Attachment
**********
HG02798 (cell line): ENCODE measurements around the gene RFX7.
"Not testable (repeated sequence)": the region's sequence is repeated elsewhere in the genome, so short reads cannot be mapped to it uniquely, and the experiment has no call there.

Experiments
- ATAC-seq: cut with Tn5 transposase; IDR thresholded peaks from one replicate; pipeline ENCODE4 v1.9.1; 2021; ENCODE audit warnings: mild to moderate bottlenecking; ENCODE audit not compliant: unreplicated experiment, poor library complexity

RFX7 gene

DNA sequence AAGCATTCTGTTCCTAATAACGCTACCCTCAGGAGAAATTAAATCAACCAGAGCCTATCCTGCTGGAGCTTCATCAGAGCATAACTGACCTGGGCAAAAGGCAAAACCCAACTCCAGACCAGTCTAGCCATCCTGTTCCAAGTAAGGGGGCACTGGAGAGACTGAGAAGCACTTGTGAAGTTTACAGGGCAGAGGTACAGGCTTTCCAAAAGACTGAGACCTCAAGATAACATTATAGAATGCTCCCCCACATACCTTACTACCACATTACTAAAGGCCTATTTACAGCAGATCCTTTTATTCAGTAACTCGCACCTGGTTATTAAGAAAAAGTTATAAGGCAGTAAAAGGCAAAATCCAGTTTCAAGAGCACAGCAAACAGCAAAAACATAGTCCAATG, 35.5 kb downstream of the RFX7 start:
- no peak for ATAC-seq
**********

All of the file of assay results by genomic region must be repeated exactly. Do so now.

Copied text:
HG02798 (cell line): ENCODE measurements around the gene RFX7.
"Not testable (repeated sequence)": the region's sequence is repeated elsewhere in the genome, so short reads cannot be mapped to it uniquely, and the experiment has no call there.

Experiments
- ATAC-seq: cut with Tn5 transposase; IDR thresholded peaks from one replicate; pipeline ENCODE4 v1.9.1; 2021; ENCODE audit warnings: mild to moderate bottlenecking; ENCODE audit not compliant: unreplicated experiment, poor library complexity

RFX7 gene

DNA sequence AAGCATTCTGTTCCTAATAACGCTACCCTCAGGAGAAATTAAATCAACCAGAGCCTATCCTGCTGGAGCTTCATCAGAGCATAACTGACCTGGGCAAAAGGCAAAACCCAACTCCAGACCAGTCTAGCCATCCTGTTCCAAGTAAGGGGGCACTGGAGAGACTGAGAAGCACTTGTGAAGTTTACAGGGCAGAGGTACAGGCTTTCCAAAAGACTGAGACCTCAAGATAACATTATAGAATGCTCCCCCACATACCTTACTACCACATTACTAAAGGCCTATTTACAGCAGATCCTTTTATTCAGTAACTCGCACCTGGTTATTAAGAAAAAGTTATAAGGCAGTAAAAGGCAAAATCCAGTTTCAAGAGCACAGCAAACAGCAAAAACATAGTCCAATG, 35.5 kb downstream of the RFX7 start:
- no peak for ATAC-seq